The history of the stiff upper lip. Part 3

Today, for me, promises to be emotional. This afternoon I’m giving a talk on ‘The Logic of the Moist Eye: Tears and Psychology in the Twentieth Century’ at a history of psychology symposium in London organised by the British Psychological Society. Much of my talk will be about Arthur Koestler’s theory of tears in his 1964 book The Act of Creation, and its relationship with the Freudian approach, which tended to see weeping as evidence of the repression of affect, a regression to infancy, or both. I will almost certainly well up at the sentimental and melodramatic conclusion of my talk, although I expect to stop short of repeating the “tear-sodden juddering climax” announced by Mayor Boris Johnson at the conclusion of London 2012:

In the background of my talk on Koestler is a question, made all the more pertinent by the emotional outpourings of our recent sporting summer, which will be tackled by Ian Hislop in the third and final part of his Stiff Upper Lip – An Emotional History of Britain, this evening on BBC Two. This series finale, directed and produced by Tom McCarthy, asks how, when and why British upper lips started to relax, flex, and wobble during the twentieth century. One of the highlights is a review of the popular ‘Pont’ cartoons on British character published in Punch in the 1930s:

That the era of the stiff upper lip in Britain is now over would seem to be obvious, but YouGov thought it worth commissioning an opinion poll on the subject this month. They found that a majority (57%) of Britons say that British people no longer have a stiff upper lip, and 62% that we Brits have become more emotional in recent decades, although the ghost of the stiff upper lip clearly still haunts these views, since 57% think that British people are less given to emotional display than other nationalities. The detailed results reveal that the main factor affecting the results of this poll seems to have been age. Only among those aged 18-24 did over 40% of those questioned think that these days British people generally have a stiff upper lip (compared with 29% among the over-60s). It is understandable, I suppose, that people born since 1988, with few memories of a pre-Oprah, pre-Diana, pre-X-Factor, pre-Boris Britain, might believe that the status quo represents some sort of emotional containment. To older people the contrast with earlier periods presumably makes the idea less plausible.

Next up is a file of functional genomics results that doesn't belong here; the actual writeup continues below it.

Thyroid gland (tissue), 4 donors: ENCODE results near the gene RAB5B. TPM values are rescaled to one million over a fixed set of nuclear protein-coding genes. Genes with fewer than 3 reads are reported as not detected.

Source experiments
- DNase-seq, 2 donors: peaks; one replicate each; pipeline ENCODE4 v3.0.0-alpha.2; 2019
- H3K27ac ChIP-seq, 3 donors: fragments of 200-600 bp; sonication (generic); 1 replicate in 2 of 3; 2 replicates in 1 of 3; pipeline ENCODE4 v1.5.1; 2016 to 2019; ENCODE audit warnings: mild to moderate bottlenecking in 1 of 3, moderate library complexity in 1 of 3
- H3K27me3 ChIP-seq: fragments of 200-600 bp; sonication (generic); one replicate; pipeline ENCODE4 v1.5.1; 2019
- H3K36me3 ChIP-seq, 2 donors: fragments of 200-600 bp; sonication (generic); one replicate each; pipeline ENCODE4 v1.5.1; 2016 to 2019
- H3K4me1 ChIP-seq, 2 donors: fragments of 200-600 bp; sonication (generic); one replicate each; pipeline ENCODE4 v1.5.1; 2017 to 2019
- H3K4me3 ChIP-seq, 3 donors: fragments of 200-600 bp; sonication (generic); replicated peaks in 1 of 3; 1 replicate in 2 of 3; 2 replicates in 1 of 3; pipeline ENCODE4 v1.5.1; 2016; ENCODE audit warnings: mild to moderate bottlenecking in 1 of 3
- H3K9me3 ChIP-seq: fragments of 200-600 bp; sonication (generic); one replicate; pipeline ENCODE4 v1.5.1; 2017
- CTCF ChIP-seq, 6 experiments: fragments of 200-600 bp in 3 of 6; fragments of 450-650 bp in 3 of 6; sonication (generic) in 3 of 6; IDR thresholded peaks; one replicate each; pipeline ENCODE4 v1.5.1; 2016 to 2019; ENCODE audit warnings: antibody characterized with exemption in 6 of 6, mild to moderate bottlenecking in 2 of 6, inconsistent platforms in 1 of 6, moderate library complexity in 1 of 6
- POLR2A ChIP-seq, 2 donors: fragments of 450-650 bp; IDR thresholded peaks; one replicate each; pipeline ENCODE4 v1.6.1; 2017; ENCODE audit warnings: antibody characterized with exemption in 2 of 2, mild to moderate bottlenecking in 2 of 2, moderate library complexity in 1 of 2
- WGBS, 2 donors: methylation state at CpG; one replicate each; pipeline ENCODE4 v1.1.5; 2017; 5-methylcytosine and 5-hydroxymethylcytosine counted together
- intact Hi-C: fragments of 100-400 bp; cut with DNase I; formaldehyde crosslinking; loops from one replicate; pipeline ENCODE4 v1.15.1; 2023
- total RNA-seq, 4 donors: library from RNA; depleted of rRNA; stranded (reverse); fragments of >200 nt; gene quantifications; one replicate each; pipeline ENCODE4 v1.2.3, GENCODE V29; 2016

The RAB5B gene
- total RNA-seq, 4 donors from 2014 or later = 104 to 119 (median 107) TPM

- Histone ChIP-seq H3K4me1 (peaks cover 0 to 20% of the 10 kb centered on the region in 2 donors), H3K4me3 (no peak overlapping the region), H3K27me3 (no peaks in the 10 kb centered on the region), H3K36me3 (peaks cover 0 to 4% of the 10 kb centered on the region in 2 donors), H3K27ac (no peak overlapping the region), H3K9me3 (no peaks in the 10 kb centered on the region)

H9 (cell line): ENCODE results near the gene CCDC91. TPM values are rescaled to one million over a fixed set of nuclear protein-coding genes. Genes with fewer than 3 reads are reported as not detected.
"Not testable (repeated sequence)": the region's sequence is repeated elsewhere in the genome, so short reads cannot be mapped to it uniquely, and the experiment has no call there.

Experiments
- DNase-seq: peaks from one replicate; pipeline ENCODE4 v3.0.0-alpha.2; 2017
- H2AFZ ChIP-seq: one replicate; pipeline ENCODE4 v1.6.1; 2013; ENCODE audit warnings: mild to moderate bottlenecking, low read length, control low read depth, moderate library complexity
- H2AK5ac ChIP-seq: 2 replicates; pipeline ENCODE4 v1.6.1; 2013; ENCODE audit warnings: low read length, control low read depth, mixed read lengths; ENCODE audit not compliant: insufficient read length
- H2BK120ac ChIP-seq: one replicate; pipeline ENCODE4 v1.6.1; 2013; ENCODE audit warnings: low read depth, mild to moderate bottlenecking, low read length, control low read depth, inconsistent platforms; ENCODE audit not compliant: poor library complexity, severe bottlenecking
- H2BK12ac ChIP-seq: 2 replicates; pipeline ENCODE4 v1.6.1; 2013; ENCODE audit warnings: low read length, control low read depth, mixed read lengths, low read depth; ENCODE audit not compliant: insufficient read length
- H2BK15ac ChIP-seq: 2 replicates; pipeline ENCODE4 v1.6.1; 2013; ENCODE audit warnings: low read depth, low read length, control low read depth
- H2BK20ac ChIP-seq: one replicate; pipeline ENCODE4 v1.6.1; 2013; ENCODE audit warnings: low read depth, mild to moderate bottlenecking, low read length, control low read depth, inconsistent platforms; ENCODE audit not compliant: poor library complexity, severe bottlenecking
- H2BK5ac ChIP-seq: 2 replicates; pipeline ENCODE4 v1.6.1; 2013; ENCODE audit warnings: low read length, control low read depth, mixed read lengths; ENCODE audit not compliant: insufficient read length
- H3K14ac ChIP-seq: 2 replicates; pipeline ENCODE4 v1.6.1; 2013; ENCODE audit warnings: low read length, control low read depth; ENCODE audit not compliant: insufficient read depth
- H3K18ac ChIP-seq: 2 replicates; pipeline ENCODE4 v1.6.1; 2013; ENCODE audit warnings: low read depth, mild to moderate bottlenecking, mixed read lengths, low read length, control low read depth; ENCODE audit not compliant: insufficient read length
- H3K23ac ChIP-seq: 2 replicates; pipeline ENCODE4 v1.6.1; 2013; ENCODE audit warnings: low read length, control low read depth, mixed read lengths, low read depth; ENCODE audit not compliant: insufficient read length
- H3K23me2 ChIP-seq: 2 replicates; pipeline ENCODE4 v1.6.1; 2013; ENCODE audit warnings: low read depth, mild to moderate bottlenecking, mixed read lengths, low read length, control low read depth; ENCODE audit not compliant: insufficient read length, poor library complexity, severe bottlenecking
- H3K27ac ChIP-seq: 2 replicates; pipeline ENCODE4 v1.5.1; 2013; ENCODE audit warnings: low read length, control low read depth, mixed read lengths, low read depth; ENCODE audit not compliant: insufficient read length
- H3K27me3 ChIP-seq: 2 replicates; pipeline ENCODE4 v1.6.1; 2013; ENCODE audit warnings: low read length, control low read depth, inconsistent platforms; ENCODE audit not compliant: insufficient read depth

To me, the most striking thing about the history of the stiff upper lip over the past fifty years is its refusal to go away. A significant number of writers and commentators, from professors of psychology to agony aunts, in every post-war British generation has lamented the emotional repression of earlier generations and exhorted the nation to let out their feelings and express themselves, for the sake of their mental and physical health. As I suggested at the end of my blog post on episode two, it was not until the 1960s that the balance of argument seemed to shift decisively away from the stiff upper lip mentality and towards the kind of emotional and aesthetic individualism championed by the Bloomsbury writers and others in the early decades of the twentieth century.

In 1965, the year that Churchill died and was mourned by the nation with a mixture of emotion and reserve, the social anthropologist Geoffrey Gorer published a book on Death, Grief and Mourning in Contemporary Britain, lamenting the harmful impact of the continued denial of feeling, especially feelings of grief. In the same year, the Daily Mirror carried a column on the harm done to children by denying them the opportunity to mourn dead parents, concluding that the ‘stiff upper lip’ mentality was good for the battlefield but not for bereavement, and that it could cause physical and emotional illness.

Large-scale changes of demographics and social and sexual attitudes reinforced this trend, offering opportunities for public displays of passion, pride, and emotional flamboyance of a kind which would have astonished the characters in those ‘Pont’ cartoons. The first Notting Hill Carnival took place in 1965. London hosted a Gay Pride march for the first time in 1971.  The picture below, including the banner ‘We are nature’s children too’, is from the march the following year.